Biodiversity loss. Soil contamination. Erosion. Pollution. Mining can have a major impact on the environment and local communities — not only where mines are located, but where mined materials are used. But the minerals mining produces are also critical to the energy transition and the fight against climate change.
Australia is one of the world’s biggest mining countries, and is at a crossroads in its development. It is the world’s biggest exporter of coal, particularly to its regional neighbours, and mining the fossil fuel is one of the enduring pillars of its economy. But Australia also wants to be the renewable energy superpower of Asia Pacific, and has the potential to be a hub for the minerals needed to make solar panels and wind turbines, and power the region’s transition to clean energy.
Can Australia be both the region’s renewables champion and king of coal? As the deadline nears for the Eco-Business A-List, an annual search for Asia Pacific’s most influential sustainability executives, it’s worth asking what steps Australia’s mining firms are taking to make environmental, social and governance (ESG) issues part of their operations, as pressure builds from activists and investors for miners to be more accountable for their considerable impact.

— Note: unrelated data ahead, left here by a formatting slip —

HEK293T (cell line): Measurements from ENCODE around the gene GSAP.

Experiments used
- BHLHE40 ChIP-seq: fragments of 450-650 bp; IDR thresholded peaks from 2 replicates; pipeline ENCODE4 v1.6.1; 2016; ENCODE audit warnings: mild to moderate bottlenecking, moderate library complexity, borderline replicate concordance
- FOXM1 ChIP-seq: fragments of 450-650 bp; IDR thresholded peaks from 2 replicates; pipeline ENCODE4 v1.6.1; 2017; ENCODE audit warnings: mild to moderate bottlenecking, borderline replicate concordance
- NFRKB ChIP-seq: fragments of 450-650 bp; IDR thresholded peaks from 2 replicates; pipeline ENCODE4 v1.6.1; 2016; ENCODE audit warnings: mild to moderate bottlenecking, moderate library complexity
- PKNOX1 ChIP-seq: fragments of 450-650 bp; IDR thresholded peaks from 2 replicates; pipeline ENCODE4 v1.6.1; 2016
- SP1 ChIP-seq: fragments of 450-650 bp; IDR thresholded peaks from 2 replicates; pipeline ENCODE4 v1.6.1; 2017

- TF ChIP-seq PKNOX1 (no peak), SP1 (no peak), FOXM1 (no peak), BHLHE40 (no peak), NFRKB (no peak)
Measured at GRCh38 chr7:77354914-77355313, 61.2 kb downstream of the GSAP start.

Joining the Eco-Business podcast to talk about the environmental and social impact of mining and the energy transition is Michael Salvatico, the Sydney-based Asia Pacific head of ESG business development for sustainability data and analytics firm Trucost, part of S&P.
Tune in as we talk about:
- Where Australia’s mining sector stands on sustainability
- Why Australia needs more — not less — mining
- The mining sector’s best and worst sustainability performers
- Australia’s opportunity to be a renewables super power
- Mining and the just transition
- What does the future of mining look like?
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